AUSTIN, Texas -- The Texas Higher Education Board approved a plan Thursday, changing the way community colleges and universities get money. It could mean students have to meet performance guidelines or risk losing funding by 2012. Board members approved the plan in Austin. They say it will use tax payers money more efficiently while providing a better education for students.
Higher Education Commissioner, Raymond Paredes, says "We need to send the message to all institutions of higher education that we expect them to pay more attention to student success and we're going to fund them accordingly." Paredes says they came up with this proposal to address performance issues. He says Texas has a less than 30 percent completion rate for some colleges.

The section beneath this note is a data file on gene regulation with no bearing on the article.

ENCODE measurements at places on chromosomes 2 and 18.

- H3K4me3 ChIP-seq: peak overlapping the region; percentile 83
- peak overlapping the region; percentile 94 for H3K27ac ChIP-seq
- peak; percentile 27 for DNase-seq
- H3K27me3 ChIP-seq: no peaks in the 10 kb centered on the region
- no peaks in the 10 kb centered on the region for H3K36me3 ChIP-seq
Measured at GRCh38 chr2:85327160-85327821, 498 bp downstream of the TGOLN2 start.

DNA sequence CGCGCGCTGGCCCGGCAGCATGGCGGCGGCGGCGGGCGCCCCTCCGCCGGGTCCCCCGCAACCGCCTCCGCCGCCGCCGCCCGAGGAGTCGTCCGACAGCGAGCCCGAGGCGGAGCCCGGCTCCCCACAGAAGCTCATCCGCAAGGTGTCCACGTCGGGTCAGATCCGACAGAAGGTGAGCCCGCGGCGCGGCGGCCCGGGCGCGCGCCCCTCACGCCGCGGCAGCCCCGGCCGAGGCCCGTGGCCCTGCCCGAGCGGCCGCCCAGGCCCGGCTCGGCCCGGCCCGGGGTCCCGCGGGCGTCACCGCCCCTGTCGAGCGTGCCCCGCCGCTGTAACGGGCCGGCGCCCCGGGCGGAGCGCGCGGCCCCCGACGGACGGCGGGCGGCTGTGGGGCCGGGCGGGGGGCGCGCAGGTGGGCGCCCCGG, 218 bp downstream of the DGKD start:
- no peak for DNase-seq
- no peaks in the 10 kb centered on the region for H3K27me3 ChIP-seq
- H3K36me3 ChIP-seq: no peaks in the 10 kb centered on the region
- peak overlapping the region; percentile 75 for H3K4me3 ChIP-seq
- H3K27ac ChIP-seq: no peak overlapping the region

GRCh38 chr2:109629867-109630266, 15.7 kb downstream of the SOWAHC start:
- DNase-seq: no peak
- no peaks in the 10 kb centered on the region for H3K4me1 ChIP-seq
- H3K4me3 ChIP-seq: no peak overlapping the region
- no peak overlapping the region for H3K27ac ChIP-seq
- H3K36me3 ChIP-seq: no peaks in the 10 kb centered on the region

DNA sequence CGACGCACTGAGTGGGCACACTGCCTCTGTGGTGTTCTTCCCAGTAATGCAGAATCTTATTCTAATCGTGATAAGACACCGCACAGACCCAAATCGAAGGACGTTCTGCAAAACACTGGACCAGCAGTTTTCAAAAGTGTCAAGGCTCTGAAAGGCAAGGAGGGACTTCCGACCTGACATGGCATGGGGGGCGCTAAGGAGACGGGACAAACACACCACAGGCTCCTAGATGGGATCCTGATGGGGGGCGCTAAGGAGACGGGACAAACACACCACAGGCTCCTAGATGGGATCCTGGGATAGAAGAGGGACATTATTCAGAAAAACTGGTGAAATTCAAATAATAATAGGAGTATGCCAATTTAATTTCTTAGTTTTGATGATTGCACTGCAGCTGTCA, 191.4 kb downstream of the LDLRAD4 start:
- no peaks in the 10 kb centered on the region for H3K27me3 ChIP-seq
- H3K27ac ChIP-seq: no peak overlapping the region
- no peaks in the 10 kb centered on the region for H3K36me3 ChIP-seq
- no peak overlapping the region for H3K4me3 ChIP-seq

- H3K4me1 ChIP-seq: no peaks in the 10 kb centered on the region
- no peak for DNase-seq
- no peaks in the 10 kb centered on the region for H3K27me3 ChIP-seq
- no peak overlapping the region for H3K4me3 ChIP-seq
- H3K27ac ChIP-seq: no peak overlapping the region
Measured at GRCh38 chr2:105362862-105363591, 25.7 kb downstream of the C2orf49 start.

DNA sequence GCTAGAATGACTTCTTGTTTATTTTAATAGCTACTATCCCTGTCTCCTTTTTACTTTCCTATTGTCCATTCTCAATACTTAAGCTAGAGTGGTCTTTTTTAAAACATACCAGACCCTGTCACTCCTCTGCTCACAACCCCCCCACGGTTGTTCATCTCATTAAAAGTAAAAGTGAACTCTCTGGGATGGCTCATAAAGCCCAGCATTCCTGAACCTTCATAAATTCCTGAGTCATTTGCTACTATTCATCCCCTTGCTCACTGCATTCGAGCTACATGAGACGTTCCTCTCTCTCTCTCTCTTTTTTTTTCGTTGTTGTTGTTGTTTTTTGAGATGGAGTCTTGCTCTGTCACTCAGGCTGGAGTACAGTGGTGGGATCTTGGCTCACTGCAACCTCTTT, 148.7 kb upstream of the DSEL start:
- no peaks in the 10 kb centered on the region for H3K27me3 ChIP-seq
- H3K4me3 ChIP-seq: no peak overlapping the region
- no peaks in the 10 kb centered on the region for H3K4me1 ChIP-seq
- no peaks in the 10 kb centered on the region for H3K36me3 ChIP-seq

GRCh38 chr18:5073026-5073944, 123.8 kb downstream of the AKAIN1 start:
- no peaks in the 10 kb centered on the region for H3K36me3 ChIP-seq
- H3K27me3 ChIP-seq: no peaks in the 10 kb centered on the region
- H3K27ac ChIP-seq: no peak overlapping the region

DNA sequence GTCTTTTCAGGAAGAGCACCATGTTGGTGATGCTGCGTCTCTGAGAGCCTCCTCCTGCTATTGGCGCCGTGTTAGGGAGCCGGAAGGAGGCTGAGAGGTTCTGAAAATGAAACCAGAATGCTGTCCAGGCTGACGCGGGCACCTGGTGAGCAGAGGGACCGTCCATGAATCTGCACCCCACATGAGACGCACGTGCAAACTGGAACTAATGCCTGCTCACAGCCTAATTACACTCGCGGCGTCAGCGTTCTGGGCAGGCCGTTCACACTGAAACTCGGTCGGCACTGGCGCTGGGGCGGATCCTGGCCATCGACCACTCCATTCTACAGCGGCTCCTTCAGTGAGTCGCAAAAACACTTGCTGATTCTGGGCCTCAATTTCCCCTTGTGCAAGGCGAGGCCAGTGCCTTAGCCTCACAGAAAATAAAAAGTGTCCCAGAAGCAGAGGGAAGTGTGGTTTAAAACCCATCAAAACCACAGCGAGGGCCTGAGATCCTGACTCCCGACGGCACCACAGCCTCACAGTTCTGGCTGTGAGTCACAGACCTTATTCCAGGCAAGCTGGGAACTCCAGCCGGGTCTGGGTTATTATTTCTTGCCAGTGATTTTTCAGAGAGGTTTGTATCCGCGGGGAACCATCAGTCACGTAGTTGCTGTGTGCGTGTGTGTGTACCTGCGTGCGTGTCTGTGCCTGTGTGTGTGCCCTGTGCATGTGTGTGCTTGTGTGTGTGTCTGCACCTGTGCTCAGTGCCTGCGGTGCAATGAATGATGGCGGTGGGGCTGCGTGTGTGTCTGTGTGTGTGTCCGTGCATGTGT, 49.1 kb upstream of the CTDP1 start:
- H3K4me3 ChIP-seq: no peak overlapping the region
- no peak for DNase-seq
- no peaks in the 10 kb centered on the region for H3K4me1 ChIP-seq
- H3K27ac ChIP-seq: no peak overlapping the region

In Waco at McLennan Community College, nearly 10,000 students will be effected by this decision. President of MCC says, "We'll continue to look at those things and how it effects us. If we are not going to receive our entire 100 percent, then that's probably more tuition increases for students as well as more budget cuts that we would have to review."
If the proposal passes legislature in 2011, ten percent of the funding schools receive will be based on graduation rates, number of degrees, and degrees awarded to low-income families or at-risk students. Today, funding is based on enrollment only. If schools don't meet the new standards, Texas Higher Education Board says they won't get the money they usually do.